Daniel pulls his aubergine-colored compact car into a parking spot outside his one bedroom flat in Bar Hill, a post – WWII purpose-built community, four miles outside of Cambridge, along the A14. A mix of houses and flats, the buildings are nearly identical: bland, brown brick row homes with shared parking areas. A stranger could easily get lost in its maze of look-alike homes. It is just dark, and the lights are starting to come on in some of the other houses in his developmen
The Chinese family across the way – a husband, his wife and their two young kids – are busy in their kitchen, about to sit down to their evening meal.
From the passenger seat, Daniel grabs a lone shopping bag of groceries. Sometimes he wonders, “what is the point?” It is easier to stop at the pub down the street, have a pint, and maybe a word or two with someone else eating alone at the bar. But sometimes that just seems pathetic and he would rather not feel that way tonight. Besides, the most convenient pub, between work and home, is full of knob heads whom he wants nothing to do with. And because he works in the neighborhood general practice, he knows too many of the locals who drink here, and he knows their secrets.
He unlocks his front door and climbs the stairs to the first floor of his flat. The living room, dining room and kitchen are one big open room with large windows on each wall. During the day, the flat is full of light. This was the first rental out of many he saw that wasn’t utterly depressing after Carol ended their decade-long relationship. He has a compact kitchen table, a two-person leather couch, and a TV. Nothing else. His walls are bare. He has never really settled in and his flat feels more like a hotel room than a home – though to be honest, he knows that most hotel rooms feel homier than this.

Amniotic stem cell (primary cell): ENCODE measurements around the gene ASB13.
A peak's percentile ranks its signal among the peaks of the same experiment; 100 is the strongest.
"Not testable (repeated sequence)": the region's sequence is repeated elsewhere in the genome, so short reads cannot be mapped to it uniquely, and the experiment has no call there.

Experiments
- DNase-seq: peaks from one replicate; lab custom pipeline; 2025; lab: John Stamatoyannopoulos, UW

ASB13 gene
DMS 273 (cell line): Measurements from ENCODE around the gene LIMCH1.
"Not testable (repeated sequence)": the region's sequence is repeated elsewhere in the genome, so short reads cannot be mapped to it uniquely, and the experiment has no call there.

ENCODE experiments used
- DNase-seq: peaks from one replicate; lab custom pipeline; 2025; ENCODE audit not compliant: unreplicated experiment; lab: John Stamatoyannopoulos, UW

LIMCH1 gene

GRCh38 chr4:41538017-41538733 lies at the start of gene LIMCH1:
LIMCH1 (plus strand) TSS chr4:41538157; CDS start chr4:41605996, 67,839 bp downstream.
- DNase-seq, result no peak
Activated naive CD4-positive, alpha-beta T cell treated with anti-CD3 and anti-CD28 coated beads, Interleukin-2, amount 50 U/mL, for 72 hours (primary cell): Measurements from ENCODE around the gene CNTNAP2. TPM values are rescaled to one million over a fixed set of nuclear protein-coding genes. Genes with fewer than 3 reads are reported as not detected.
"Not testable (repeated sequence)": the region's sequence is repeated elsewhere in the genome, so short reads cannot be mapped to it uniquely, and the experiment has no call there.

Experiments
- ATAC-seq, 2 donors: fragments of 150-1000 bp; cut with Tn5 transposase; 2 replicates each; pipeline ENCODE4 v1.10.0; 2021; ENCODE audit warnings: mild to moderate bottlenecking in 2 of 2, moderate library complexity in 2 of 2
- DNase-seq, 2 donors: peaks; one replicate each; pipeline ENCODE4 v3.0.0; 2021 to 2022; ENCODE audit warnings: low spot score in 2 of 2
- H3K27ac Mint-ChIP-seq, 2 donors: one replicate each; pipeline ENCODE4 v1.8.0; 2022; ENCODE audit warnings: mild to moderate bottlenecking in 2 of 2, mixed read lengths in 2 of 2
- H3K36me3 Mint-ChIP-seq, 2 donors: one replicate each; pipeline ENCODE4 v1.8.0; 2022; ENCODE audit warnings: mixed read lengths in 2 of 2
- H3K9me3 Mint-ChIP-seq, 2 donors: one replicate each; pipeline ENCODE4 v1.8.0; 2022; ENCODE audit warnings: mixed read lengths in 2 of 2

He puts his groceries on the kitchen counter, takes off his coat and hangs it in the closet. He looks around and shakes his head. 52 years old, renting a one bedroom flat; he still can’t believe that this is where he is at this point in his life. It has been nearly a year since Carol asked him to move out of the house they shared. He thought their separation was temporary, that she would miss him once they lived apart and ask him to come home.
Daniel makes himself a vegetable stir fry. Dammit! He has forgotten the soy sauce. He always seems to forget at least one key ingredient. Just today, he told his friend Adit, a young doctor at the practice where he works, that he thinks he might have early onset dementia. “Early onset?”, his friend joked. He eats his plain stir fry with the BBC on the television for company and spends the rest of the night on his tablet, reading Wikipedia and going down the rabbit hole that is the internet until he falls asleep.
The next day he is up at half seven. He pulls the curtain back to look out the window, checking the weather. He sees the Chinese family, across the way, already up, and watches as they get into their car to drive to school. The 8-year-old son looks up at Daniel’s window and waves. Daniel lets go of the curtain and steps back from the window. He hates the thought that they might think him a sad, lonely, old guy, with nothing better to do but watch them from his window, or worse – a pedo.
He checks his watch. He is running late, so he foregoes a shower, brushes his teeth and puts on deodorant. Pours his coffee into a travel mug and heads out to work at The National Health Service.
He is at his desk by 8:30. Hazel is working today and so is Marian. He is the practice manager.
Marian is nice and pretty and good at her job. She is kind to the patients and patient with the opioid addicts who come in with fake ailments in the hope of scoring drugs.
Hazel on the other hand is a fucking idiot in Daniel’s opinion. She has been working at the NHS for over three years, but every day seems like her first day. Hazel is a never-ending well of misinformation. Just yesterday, a patient told her that they were deathly allergic to eggs and asked if there was egg in the flu vaccine they were about to receive. She said, “No egg, but I can’t say for sure it doesn’t contain eggplant.” Daniel could not believe his ears and once again he found himself jumping out of his chair to correct the situation. “Maybe she is the one with early onset dementia,” he thinks.